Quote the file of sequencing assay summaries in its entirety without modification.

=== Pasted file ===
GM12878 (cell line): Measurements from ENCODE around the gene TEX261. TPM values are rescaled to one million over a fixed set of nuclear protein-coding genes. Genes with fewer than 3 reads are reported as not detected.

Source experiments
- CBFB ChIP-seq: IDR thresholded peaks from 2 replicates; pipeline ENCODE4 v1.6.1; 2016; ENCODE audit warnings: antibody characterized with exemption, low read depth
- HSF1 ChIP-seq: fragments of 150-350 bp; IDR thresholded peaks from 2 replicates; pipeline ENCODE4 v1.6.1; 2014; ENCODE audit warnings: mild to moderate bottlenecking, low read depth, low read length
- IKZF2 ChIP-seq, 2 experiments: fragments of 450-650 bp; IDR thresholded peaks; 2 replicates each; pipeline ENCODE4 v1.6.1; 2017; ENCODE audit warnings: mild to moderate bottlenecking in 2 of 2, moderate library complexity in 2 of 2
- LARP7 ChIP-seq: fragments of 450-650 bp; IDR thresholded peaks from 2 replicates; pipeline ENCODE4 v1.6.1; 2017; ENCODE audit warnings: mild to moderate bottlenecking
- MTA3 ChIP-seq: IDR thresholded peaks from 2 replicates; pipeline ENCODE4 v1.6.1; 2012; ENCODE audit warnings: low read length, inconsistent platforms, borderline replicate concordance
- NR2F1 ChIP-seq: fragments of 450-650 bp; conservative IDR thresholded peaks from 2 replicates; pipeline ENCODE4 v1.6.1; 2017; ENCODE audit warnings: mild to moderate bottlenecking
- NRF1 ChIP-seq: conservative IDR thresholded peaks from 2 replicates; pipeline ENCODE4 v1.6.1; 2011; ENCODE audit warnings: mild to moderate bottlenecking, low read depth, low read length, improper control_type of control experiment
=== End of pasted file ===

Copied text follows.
GM12878 (cell line): Measurements from ENCODE around the gene TEX261. TPM values are rescaled to one million over a fixed set of nuclear protein-coding genes. Genes with fewer than 3 reads are reported as not detected.

Source experiments
- CBFB ChIP-seq: IDR thresholded peaks from 2 replicates; pipeline ENCODE4 v1.6.1; 2016; ENCODE audit warnings: antibody characterized with exemption, low read depth
- HSF1 ChIP-seq: fragments of 150-350 bp; IDR thresholded peaks from 2 replicates; pipeline ENCODE4 v1.6.1; 2014; ENCODE audit warnings: mild to moderate bottlenecking, low read depth, low read length
- IKZF2 ChIP-seq, 2 experiments: fragments of 450-650 bp; IDR thresholded peaks; 2 replicates each; pipeline ENCODE4 v1.6.1; 2017; ENCODE audit warnings: mild to moderate bottlenecking in 2 of 2, moderate library complexity in 2 of 2
- LARP7 ChIP-seq: fragments of 450-650 bp; IDR thresholded peaks from 2 replicates; pipeline ENCODE4 v1.6.1; 2017; ENCODE audit warnings: mild to moderate bottlenecking
- MTA3 ChIP-seq: IDR thresholded peaks from 2 replicates; pipeline ENCODE4 v1.6.1; 2012; ENCODE audit warnings: low read length, inconsistent platforms, borderline replicate concordance
- NR2F1 ChIP-seq: fragments of 450-650 bp; conservative IDR thresholded peaks from 2 replicates; pipeline ENCODE4 v1.6.1; 2017; ENCODE audit warnings: mild to moderate bottlenecking
- NRF1 ChIP-seq: conservative IDR thresholded peaks from 2 replicates; pipeline ENCODE4 v1.6.1; 2011; ENCODE audit warnings: mild to moderate bottlenecking, low read depth, low read length, improper control_type of control experiment